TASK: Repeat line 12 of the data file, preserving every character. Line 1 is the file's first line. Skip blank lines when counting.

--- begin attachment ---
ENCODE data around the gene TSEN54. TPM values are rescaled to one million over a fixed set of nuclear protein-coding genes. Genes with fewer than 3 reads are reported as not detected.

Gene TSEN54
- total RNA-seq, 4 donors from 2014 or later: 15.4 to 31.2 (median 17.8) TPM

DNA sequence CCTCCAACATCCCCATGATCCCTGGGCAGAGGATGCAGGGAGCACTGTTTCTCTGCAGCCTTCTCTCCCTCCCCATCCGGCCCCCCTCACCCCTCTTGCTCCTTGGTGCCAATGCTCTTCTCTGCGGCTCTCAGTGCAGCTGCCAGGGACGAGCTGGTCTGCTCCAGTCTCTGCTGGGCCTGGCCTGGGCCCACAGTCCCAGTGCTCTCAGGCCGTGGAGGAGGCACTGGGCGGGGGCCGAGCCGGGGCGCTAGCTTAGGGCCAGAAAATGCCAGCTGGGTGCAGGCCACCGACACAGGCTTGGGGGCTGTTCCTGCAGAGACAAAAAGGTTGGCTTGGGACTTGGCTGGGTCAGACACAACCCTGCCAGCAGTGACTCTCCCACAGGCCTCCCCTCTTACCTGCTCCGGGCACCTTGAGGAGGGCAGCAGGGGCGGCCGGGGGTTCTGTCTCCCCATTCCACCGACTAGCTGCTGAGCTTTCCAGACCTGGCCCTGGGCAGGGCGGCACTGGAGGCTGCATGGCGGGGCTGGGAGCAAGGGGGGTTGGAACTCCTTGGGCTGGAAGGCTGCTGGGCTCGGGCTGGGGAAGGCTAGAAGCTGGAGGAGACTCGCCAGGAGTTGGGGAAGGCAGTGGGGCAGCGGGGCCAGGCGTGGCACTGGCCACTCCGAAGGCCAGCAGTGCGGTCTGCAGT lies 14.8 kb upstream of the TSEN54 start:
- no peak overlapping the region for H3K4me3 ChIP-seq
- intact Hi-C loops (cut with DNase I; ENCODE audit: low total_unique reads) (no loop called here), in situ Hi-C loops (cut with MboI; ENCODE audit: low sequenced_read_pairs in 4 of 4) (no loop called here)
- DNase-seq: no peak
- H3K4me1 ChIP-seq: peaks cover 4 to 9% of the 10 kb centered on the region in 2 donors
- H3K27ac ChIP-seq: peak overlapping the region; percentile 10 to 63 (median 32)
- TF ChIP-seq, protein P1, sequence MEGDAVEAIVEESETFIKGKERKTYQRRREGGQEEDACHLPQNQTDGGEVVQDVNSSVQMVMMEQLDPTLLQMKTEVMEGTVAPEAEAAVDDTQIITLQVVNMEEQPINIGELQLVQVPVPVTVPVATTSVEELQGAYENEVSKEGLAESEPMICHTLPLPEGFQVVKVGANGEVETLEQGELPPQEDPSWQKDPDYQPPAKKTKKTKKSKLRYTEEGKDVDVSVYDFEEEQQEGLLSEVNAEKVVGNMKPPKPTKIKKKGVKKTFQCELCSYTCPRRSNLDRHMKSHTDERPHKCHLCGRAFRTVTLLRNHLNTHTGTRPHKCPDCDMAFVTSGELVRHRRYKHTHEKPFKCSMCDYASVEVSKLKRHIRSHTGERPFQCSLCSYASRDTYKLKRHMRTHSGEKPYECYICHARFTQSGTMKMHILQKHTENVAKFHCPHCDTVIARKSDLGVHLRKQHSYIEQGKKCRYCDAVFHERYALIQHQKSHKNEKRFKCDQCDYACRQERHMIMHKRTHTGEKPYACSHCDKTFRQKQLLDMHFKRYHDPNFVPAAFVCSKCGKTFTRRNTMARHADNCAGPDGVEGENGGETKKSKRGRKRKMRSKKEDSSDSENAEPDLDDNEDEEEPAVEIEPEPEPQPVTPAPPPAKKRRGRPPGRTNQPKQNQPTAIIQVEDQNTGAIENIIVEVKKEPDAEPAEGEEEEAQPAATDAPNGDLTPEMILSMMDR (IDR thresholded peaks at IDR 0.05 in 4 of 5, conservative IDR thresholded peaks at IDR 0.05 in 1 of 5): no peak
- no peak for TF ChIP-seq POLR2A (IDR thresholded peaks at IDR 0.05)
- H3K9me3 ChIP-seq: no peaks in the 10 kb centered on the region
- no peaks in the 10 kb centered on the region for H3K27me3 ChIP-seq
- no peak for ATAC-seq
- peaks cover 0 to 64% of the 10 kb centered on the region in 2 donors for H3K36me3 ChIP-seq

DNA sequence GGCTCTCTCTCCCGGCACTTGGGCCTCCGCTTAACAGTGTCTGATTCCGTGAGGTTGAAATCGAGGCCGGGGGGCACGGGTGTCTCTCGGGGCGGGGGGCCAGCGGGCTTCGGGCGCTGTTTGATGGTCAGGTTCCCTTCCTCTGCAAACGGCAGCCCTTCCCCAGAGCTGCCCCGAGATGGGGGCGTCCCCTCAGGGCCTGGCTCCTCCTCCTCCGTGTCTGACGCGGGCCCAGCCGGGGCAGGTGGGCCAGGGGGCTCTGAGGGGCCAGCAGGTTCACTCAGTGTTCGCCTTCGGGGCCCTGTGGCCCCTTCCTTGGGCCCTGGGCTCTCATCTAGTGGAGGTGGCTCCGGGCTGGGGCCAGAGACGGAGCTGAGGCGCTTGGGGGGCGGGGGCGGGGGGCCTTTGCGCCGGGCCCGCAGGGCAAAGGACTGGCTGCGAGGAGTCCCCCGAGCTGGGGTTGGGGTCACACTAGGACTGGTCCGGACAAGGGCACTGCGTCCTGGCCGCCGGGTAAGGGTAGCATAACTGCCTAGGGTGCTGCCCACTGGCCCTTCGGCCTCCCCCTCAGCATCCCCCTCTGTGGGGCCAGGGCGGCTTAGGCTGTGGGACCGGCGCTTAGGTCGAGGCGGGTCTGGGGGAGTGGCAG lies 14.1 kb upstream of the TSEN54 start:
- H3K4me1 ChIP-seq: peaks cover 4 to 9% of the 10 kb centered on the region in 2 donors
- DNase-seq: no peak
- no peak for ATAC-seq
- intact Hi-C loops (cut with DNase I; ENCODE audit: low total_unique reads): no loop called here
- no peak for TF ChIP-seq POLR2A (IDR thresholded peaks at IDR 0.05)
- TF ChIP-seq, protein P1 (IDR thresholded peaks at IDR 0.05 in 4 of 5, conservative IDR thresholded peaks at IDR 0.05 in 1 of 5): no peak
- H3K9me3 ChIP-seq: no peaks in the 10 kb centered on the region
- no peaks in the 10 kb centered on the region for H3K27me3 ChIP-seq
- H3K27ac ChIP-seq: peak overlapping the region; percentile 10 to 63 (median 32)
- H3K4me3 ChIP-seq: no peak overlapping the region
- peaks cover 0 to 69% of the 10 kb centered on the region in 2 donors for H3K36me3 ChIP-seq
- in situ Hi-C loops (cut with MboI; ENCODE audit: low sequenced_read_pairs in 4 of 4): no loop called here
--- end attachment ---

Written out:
- H3K9me3 ChIP-seq: no peaks in the 10 kb centered on the region